However, reefs are not well adapted to survive exposure to long-term stress. Some examples include agricultural and industrial runoff, increased sedimentation from land clearing, human sewage and toxic discharges.In the Florida Keys, reef growth results from topographical controls that shield corals from the waters of Florida Bay. Florida Bay, although large, is also shallow and has restricted flow. This causes the waters to fluctuate in water quality characteristics which are important for reef growth. Florida Bay waters can vary widely in salinities and become turbid from transport of sediments. Bay water temperatures can also fall above or below those temperatures preferred by corals. Reefs thrive best in the shadow of the islands. These islands effectively form a barrier from direct exposure to the restricted waters of Florida Bay. The shelf areas between islands or at wide passes only support poor coral populations.
Many land-based activities have important implications for reefs. Agricultural activities can introduce herbicides, pesticides, fertilizers and runoff from animal feed lots. Sewage discharges can introduce nitrogen and phosphate compounds along with pathogens and mixtures of toxins. Uncontrolled land clearing can result in erosion, with the resultant increase in sediment loads to surface waters. Roadways, parking lots and buildings consist of impervious surfaces. These surfaces increase runoff rates and carry with those waters mixtures of dissolved substances to surface waters. The surface waters in any watershed eventually discharge into coastal or near-coastal waters. These waters can then impact coral communities associated with these discharge points. Thus, activities occurring in distant locations have impacts to reefs, which are far away from these activities.
There have been increasing efforts to establish better management and conservation measures to protect the diversity of these biologically rich areas. Management practices have historically focused on the coral reef proper and not considered associated communities, such as seagrasses, mangroves and mudflats or defined watersheds (which transport complex mixtures in their waters), in a meaningful manner. This attempted to manage the reef in isolation, like an island.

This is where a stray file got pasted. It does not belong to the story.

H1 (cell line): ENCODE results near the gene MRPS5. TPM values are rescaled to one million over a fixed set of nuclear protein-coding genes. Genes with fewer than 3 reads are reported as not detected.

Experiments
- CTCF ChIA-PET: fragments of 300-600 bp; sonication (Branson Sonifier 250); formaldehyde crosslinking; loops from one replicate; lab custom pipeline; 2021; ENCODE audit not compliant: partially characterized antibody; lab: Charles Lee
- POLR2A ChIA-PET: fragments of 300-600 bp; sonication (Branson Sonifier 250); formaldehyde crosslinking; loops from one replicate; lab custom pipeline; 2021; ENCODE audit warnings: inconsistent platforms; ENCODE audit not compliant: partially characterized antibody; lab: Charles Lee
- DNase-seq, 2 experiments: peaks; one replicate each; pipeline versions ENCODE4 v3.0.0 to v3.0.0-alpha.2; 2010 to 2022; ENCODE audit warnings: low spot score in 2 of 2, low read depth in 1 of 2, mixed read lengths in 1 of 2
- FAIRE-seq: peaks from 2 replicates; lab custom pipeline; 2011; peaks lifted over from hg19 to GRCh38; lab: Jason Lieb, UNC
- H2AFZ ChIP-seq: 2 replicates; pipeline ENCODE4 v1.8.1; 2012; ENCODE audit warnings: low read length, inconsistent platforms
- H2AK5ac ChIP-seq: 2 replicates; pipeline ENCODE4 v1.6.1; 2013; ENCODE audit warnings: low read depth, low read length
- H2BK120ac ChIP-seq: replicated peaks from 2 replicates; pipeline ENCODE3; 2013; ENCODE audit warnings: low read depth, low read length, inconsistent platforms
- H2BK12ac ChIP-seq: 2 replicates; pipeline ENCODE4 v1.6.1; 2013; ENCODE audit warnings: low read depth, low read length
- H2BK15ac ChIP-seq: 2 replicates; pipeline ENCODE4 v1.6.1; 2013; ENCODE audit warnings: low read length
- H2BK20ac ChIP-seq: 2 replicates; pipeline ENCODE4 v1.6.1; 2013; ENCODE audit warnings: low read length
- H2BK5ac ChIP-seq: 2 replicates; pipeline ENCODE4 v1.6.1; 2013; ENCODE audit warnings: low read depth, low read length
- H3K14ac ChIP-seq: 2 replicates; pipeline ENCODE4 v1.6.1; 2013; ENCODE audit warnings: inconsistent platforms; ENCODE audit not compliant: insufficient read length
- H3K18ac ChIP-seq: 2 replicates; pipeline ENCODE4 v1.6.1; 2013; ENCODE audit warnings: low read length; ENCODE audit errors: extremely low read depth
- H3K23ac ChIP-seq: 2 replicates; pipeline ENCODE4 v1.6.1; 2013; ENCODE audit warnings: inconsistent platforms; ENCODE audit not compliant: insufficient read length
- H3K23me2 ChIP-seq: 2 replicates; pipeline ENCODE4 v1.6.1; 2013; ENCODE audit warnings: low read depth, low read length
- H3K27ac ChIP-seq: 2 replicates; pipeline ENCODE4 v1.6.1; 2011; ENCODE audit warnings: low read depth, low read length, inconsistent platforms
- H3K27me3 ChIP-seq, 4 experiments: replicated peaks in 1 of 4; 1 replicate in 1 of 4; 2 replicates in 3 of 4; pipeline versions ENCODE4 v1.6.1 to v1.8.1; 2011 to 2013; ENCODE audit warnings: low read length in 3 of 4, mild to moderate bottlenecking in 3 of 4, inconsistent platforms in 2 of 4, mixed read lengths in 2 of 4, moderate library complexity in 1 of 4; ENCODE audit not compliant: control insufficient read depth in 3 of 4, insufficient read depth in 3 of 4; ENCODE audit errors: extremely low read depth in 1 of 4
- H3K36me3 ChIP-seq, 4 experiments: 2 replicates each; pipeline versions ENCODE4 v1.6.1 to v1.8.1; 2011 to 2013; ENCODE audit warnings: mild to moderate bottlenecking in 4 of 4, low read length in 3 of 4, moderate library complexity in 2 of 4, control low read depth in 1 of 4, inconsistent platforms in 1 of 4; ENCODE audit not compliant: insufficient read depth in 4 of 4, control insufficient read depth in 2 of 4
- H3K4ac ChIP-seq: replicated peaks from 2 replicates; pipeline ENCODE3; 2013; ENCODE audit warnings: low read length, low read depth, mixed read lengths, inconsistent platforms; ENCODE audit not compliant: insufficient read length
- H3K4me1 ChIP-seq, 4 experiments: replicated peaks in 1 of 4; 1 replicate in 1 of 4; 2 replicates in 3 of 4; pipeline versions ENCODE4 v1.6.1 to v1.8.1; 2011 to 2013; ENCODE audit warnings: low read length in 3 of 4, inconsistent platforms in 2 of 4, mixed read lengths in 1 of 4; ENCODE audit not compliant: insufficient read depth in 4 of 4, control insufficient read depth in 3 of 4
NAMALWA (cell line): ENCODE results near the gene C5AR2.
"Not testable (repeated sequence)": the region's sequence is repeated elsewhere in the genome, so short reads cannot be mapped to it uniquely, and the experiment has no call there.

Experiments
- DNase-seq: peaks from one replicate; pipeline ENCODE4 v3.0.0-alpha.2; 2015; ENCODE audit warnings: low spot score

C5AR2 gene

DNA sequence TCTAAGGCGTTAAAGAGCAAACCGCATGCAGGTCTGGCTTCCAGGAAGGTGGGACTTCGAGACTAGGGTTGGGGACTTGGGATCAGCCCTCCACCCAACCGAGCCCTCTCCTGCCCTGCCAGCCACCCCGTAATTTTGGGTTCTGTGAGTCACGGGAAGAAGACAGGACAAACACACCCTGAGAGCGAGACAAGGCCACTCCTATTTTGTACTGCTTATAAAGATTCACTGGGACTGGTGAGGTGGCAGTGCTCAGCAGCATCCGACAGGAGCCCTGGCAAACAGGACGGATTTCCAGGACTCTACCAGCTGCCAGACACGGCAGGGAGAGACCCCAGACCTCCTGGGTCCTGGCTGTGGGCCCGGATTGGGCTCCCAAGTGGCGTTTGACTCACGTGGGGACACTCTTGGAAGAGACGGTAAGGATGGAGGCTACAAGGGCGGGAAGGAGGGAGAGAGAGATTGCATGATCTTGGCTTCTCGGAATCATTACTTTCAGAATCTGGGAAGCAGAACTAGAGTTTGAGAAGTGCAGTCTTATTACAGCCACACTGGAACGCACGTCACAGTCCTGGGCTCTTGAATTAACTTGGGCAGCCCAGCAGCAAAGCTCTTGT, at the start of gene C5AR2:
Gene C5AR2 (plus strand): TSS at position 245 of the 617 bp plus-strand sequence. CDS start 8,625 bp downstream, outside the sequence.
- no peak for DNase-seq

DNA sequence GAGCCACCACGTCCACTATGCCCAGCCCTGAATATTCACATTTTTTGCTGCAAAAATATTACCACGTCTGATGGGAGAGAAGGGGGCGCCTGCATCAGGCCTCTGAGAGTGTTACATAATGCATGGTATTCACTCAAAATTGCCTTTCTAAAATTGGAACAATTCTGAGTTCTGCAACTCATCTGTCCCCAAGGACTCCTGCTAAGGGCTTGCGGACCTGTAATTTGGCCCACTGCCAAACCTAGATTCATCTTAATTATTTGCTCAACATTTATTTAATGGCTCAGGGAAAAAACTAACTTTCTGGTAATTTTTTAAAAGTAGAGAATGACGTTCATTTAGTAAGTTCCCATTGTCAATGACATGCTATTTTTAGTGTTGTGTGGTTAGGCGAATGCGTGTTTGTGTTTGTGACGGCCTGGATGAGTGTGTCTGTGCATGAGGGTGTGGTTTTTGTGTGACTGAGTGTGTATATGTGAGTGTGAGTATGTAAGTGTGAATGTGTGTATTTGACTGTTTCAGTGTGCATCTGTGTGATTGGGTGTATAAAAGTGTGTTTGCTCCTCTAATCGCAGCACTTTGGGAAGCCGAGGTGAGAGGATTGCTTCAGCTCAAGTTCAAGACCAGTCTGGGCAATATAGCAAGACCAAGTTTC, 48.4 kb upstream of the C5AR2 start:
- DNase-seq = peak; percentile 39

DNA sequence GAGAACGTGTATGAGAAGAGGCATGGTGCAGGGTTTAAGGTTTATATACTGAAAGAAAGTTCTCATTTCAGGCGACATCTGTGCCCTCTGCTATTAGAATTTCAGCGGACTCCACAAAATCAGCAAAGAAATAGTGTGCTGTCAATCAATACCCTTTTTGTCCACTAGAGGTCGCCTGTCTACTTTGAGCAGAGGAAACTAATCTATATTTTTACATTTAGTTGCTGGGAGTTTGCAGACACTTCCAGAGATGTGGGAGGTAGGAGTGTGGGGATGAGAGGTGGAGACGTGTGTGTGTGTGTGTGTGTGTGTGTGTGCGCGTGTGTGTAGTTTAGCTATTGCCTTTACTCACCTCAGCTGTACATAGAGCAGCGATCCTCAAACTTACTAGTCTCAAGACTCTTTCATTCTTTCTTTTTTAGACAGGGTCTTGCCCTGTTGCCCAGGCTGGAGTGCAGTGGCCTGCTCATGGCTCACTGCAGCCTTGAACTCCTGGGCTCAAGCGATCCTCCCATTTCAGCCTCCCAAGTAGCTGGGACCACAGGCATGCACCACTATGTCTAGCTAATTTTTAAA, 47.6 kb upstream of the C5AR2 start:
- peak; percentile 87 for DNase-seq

When reefs are considered as part of a larger watershed, the recognization of the complexity of environmental stressors can be understood. Management plans can be developed to lessen impacts to mangroves, seagrasses and the reef ecosystem, based upon scientific data and a better understanding of the system.
Fringing reefs, the most common type, project seaward directly from the shores of islands or continents. They are separated from the shore by narrow, shallow lagoons.
Barrier reefs are platforms separated from the adjacent land by a bay or lagoon. The longest barrier reefs occur off the coasts of Belize and Australia.
Atolls rest on the tops of submerged mountains or volcanoes. They are usually circular or oval with a central lagoon. Parts of the atoll may emerge as islands.
Birdwatching is amazing on Long Caye. Belize is home to some 500+ species of resident and migratory birds. With varied ecosystems ranging from coastal mangroves and swamps; to isolated barrier-reef cayes; to dense tropical rainforest and clear, open savannahs, Belize is a wonderful destination for avid bird-watchers and amateurs alike.
For tropical migratory birds, the island serves as an essential rest stop during the long flights north and south. As more and more habitats around the world are stressed or lost, our preservation ethos on Long Caye plays an increasingly important role in this seasonal migration. We are beginning a “Community Bird Journal” on Long Caye, so if you can add to this list after a visit, please let us know your sitings.
Half Moon Caye, a Belize National Park, is just 3 miles away from Long Caye within the Lighthouse Reef Atoll. This isolated wildlife and marine reserve is a major nesting site for the red-footed booby. Thousands of these birds can be spotted on the island at any one time, an amazing sight. In addition, you ca also spot a wide range of resident and migratory sea birds here. Being so remote, it’s like we have our own “private” National Park!
Long Caye at Lighthouse Reef